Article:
LumberJocks

Mini Japanese Tool-box

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Project by AkumAnubis posted 07-04-2008 06:21 PM 14614 views 16 times favorited 11 comments Add to Favorites Watch

I apologize ahead of time for how long winded this post will be.

A friend of mine went to New Zealand for vacation and brought me back some small blocks of wood of varying species approximately 3”x3”x10”. In gratitude I decided to make him something and at the same time further hone my hand-tool skills. I decided on a miniature version of a traditional Japanese tool-box, with some modifications which I feel will add some strength and longevity to the piece. I chose to use the block of New Zealand Red Pine as it has a very nice grain and is not too hard, so it would not be too difficult to work with hand-tools.

I began by rough cutting 5/16” slabs off of the original block and then rough and finish planing them with a smoothing plane and bench-hook to a 1/4” thickness (this would have been much easier if I owned a thickness planer). I then squared up all of the edges on my shooting board and began dimensioning the pieces and laying out the joinery. As you can see I used double through M&T for attaching the ends to the sides which were cut with Japanese pull saw, and chisels. If the project were not so small I would have wedged the tenons, however it was not necessary for a project of this size. The bottom of the box is composed of three rabbeted panels riding in 1/8” dadoes I cut by auguring out most of the waste and then cleaning up the sides and bottom with chisels.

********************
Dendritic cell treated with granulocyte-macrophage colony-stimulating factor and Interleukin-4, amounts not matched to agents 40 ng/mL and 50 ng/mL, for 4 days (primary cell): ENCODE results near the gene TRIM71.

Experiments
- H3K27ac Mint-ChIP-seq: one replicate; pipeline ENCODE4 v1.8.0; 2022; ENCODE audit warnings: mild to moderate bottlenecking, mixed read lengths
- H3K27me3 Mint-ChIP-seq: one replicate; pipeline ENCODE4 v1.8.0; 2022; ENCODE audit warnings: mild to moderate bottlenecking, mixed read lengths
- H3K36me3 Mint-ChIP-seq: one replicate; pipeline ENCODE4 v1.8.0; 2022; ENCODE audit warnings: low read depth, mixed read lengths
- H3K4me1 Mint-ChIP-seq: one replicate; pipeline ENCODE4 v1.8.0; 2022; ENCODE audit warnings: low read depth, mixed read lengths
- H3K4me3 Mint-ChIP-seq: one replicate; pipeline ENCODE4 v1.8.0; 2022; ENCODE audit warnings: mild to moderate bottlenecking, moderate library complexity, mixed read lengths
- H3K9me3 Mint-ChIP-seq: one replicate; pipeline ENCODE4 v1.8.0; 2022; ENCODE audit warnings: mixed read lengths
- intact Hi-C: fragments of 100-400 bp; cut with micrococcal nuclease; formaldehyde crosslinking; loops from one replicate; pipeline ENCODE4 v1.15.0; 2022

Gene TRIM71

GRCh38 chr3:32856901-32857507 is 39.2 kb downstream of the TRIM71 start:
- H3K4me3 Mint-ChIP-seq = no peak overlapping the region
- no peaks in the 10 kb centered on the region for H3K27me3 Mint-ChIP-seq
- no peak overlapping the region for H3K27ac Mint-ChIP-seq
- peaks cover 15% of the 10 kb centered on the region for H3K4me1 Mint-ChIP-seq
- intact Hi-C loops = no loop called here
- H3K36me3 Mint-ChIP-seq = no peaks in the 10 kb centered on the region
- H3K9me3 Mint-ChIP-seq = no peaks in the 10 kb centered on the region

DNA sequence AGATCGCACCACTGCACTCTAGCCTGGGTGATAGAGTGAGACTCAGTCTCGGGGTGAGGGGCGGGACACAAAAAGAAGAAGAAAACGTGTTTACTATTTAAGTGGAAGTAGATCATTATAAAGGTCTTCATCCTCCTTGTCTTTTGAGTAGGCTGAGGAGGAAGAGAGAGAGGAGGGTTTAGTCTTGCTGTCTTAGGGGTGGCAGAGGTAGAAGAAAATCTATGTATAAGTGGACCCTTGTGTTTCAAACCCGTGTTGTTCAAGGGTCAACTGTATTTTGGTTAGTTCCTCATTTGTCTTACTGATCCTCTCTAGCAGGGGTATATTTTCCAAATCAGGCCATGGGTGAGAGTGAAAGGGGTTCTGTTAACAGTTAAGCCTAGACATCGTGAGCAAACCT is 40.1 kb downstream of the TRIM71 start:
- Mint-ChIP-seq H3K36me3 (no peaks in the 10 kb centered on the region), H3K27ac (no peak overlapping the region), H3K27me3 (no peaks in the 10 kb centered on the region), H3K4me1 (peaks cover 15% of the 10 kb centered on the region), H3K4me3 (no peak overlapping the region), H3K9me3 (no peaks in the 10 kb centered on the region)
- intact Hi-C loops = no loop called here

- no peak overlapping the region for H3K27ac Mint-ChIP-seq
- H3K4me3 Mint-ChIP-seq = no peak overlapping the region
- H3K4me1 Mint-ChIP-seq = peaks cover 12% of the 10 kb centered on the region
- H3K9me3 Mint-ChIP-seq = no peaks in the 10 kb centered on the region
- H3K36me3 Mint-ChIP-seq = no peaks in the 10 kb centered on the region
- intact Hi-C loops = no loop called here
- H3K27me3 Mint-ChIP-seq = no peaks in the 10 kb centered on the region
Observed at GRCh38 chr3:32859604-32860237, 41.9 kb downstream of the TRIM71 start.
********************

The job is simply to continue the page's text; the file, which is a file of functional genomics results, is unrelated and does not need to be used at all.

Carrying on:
The 4 pieces on the top are secured with glue and dowels. The dowel are 3/16” and were cut by first making 3”x3/16”x3/16” stock and then clamping my jack plane in the vice upside down and shaping the pieces until they were as close to round as i could get them. I feel that this is the weakest part of the entire design. If any one has any suggestions on a better way I could attach them in the future please let me know. Keep in mind that all of the peices must be flush with the top of the sides of the box otherwise the lid would not be able to self-wedge and slide closed properly.

The finished dimensions are 8-1/2”x2-5/16”x2-1/4”, and the finish is 3 coats of hand-rubbed tung oil.

The best aspect of this box design is the self wedging action of the lid which keeps it tightly closed without the aid of any hardware. When I began this project I did not know this and had started to install some rare-earth magnets, until I found out that they were not necessary.

Tools used on the this project are:
Band saw (Initial rough cutting of slabs only)
Japanese pull saw
Jack plane
Shoulder plane
Smoothing plane
Mortising and paring chisels
Hand auger
Card scraper
Try square
Marking knife
Mortising gauge

Thanks for baring with with me during this long post.

-- -...(insert inspiring phrase /quote)





11 comments so far

View ben's profile

ben

158 posts in 3949 days


#1 posted 07-04-2008 07:20 PM